Up until recently, the Fed had a good reason not to cut interest rates. Inflation might catch hold of the economy and undercut the purchasing power of individuals and corporations alike.
Inflation does not look like much of a leviathan any more. Oil has dropped from $147 to $94 in a very brief time. Agricultural commodity prices are dropping almost as fast. The money that the Fed has pushed through its emergency lending window, now well into the hundreds of billion of dollars, has done nothing beyond strengthen bank reserves. Not a trace of it has shown up in the lending markets.
The prevailing wisdom is that Congress will eventually come up with a bailout package for financial institutions and mortgage-holders. That was the prevailing wisdom yesterday and it turned out badly. Counting on a legislature where every representative is up for re-election is worse than betting on a game of Three-card Monte on a New York City street corner. It is all risk and no reward.
The largest single advantage that the Fed has in a financial crisis is that it can act alone. It operates without permission and only the most modest regulation.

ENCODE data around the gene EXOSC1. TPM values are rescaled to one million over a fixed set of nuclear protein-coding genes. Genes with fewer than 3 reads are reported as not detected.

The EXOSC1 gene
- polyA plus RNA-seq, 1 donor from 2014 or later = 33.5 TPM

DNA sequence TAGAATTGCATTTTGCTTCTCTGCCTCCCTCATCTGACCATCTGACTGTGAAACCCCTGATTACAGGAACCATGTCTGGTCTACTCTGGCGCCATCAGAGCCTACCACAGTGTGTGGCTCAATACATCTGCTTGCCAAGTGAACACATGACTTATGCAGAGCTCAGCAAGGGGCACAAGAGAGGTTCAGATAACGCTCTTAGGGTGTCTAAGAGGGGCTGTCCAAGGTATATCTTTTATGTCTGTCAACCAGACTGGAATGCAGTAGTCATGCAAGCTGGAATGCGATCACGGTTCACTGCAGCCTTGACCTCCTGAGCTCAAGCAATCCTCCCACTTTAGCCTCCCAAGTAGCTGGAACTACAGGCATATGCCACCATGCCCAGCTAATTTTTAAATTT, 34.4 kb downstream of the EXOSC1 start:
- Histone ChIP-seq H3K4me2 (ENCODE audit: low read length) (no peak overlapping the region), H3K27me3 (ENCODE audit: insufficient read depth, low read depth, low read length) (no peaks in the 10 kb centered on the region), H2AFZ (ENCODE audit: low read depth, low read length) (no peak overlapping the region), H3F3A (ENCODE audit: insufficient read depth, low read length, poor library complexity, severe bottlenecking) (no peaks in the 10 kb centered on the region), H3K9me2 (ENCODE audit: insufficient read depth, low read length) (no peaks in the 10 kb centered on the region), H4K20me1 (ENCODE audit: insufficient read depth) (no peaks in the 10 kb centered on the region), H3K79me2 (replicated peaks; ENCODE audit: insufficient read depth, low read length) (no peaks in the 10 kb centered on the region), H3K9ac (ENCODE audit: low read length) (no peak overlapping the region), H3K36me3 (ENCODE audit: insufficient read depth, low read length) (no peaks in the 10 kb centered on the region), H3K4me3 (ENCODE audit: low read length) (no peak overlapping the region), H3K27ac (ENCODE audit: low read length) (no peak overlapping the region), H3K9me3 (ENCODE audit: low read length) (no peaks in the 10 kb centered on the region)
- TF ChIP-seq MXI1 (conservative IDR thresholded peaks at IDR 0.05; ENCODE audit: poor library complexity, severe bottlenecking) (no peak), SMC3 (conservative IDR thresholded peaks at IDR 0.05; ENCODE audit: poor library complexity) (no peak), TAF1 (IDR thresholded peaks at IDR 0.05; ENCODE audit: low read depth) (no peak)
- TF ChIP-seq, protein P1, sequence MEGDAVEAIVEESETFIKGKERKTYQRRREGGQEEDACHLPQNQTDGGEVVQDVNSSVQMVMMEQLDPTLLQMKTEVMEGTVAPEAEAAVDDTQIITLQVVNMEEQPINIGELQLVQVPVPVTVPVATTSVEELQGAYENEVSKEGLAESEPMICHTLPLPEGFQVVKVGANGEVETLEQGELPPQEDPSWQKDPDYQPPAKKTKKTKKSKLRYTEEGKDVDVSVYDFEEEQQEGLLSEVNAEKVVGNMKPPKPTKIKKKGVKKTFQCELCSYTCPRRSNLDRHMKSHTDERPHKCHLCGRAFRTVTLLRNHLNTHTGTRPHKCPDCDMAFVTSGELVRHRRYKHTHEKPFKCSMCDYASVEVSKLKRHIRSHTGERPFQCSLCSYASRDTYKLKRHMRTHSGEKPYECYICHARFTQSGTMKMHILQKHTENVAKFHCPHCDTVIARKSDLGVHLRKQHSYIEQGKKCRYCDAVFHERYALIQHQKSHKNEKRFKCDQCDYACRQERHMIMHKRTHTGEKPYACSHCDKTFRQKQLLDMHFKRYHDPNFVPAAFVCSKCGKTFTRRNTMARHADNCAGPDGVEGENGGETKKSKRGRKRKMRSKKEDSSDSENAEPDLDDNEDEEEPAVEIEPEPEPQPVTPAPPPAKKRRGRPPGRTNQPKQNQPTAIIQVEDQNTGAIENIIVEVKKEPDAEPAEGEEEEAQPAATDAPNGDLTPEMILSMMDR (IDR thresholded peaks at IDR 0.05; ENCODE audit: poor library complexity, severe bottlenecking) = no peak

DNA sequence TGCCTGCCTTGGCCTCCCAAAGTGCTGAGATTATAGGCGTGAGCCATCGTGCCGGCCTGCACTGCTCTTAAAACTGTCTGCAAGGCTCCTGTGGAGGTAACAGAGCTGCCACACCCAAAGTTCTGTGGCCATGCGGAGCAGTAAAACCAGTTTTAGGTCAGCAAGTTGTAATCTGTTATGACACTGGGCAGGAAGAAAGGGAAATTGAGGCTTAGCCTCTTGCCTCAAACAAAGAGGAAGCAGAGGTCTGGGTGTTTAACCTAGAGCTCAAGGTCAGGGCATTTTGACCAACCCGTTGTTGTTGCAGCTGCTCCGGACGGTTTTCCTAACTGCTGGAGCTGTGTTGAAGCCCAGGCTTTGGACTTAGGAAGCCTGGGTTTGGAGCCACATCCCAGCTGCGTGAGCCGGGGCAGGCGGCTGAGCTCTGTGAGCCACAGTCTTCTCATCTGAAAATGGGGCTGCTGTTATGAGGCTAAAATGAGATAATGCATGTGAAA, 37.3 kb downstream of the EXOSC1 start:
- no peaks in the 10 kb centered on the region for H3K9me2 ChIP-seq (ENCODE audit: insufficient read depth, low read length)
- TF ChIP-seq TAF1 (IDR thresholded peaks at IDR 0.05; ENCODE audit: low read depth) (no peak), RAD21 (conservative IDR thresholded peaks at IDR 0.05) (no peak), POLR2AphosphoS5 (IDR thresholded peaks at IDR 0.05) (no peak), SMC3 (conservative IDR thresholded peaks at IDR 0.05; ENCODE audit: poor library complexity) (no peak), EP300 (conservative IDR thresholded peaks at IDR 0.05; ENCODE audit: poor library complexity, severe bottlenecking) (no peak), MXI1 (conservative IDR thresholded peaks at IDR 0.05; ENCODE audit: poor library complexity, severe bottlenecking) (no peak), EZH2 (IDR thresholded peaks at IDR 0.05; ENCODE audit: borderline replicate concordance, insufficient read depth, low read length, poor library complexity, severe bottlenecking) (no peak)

Cutting rates to zero will certainly not cost the government and taxpayers $700 billion. It might well free up some of the credit which is currently frozen in place. It would certainly tranquilize some of the market’s hysteria. It would leave the impression that there is some will to power left in the institutions put in place to keep the financial world orderly.
Purists would argue that it is not the Fed’s job to exercise broad powers. It should have as its sole focus issues of inflation and deflation. It should never be an activist agency. That is the province of the portion of government run by elected officials.Precedent would argue in that direction.
Since the dike of government protections has been ruptured, precedent may have lost a great deal of its charm. There are no institutions left which can take immediate and direct action, with the exception of the Fed.
Douglas A. McIntyre